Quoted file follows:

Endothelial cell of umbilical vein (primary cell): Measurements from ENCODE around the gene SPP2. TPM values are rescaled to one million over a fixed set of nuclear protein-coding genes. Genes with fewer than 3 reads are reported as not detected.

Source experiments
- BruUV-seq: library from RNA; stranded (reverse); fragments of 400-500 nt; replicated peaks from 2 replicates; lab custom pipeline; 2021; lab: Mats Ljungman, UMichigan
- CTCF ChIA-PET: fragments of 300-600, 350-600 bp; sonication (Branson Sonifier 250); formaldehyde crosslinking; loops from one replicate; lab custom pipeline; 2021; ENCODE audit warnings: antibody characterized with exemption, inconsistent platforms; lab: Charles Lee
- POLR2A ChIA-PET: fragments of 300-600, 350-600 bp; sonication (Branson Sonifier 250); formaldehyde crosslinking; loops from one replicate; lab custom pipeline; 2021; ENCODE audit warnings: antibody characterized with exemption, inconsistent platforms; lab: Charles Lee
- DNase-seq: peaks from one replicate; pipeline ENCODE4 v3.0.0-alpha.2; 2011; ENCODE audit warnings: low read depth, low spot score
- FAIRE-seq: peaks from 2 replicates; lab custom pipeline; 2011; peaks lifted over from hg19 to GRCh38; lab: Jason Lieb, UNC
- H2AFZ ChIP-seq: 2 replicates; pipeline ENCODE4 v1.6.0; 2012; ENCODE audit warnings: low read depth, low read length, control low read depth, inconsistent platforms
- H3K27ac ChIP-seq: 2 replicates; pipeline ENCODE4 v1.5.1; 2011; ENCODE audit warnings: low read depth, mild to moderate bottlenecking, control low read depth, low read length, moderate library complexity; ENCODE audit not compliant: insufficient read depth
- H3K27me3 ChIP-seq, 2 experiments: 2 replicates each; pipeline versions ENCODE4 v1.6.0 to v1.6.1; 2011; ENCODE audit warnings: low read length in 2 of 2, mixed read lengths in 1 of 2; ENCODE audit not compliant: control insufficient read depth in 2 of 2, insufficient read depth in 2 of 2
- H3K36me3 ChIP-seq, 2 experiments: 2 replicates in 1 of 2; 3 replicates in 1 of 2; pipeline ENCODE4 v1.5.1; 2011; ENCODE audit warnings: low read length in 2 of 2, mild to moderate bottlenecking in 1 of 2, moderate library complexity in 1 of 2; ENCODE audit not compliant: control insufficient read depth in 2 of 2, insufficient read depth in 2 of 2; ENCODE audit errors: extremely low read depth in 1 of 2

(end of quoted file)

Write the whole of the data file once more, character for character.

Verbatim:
Endothelial cell of umbilical vein (primary cell): Measurements from ENCODE around the gene SPP2. TPM values are rescaled to one million over a fixed set of nuclear protein-coding genes. Genes with fewer than 3 reads are reported as not detected.

Source experiments
- BruUV-seq: library from RNA; stranded (reverse); fragments of 400-500 nt; replicated peaks from 2 replicates; lab custom pipeline; 2021; lab: Mats Ljungman, UMichigan
- CTCF ChIA-PET: fragments of 300-600, 350-600 bp; sonication (Branson Sonifier 250); formaldehyde crosslinking; loops from one replicate; lab custom pipeline; 2021; ENCODE audit warnings: antibody characterized with exemption, inconsistent platforms; lab: Charles Lee
- POLR2A ChIA-PET: fragments of 300-600, 350-600 bp; sonication (Branson Sonifier 250); formaldehyde crosslinking; loops from one replicate; lab custom pipeline; 2021; ENCODE audit warnings: antibody characterized with exemption, inconsistent platforms; lab: Charles Lee
- DNase-seq: peaks from one replicate; pipeline ENCODE4 v3.0.0-alpha.2; 2011; ENCODE audit warnings: low read depth, low spot score
- FAIRE-seq: peaks from 2 replicates; lab custom pipeline; 2011; peaks lifted over from hg19 to GRCh38; lab: Jason Lieb, UNC
- H2AFZ ChIP-seq: 2 replicates; pipeline ENCODE4 v1.6.0; 2012; ENCODE audit warnings: low read depth, low read length, control low read depth, inconsistent platforms
- H3K27ac ChIP-seq: 2 replicates; pipeline ENCODE4 v1.5.1; 2011; ENCODE audit warnings: low read depth, mild to moderate bottlenecking, control low read depth, low read length, moderate library complexity; ENCODE audit not compliant: insufficient read depth
- H3K27me3 ChIP-seq, 2 experiments: 2 replicates each; pipeline versions ENCODE4 v1.6.0 to v1.6.1; 2011; ENCODE audit warnings: low read length in 2 of 2, mixed read lengths in 1 of 2; ENCODE audit not compliant: control insufficient read depth in 2 of 2, insufficient read depth in 2 of 2
- H3K36me3 ChIP-seq, 2 experiments: 2 replicates in 1 of 2; 3 replicates in 1 of 2; pipeline ENCODE4 v1.5.1; 2011; ENCODE audit warnings: low read length in 2 of 2, mild to moderate bottlenecking in 1 of 2, moderate library complexity in 1 of 2; ENCODE audit not compliant: control insufficient read depth in 2 of 2, insufficient read depth in 2 of 2; ENCODE audit errors: extremely low read depth in 1 of 2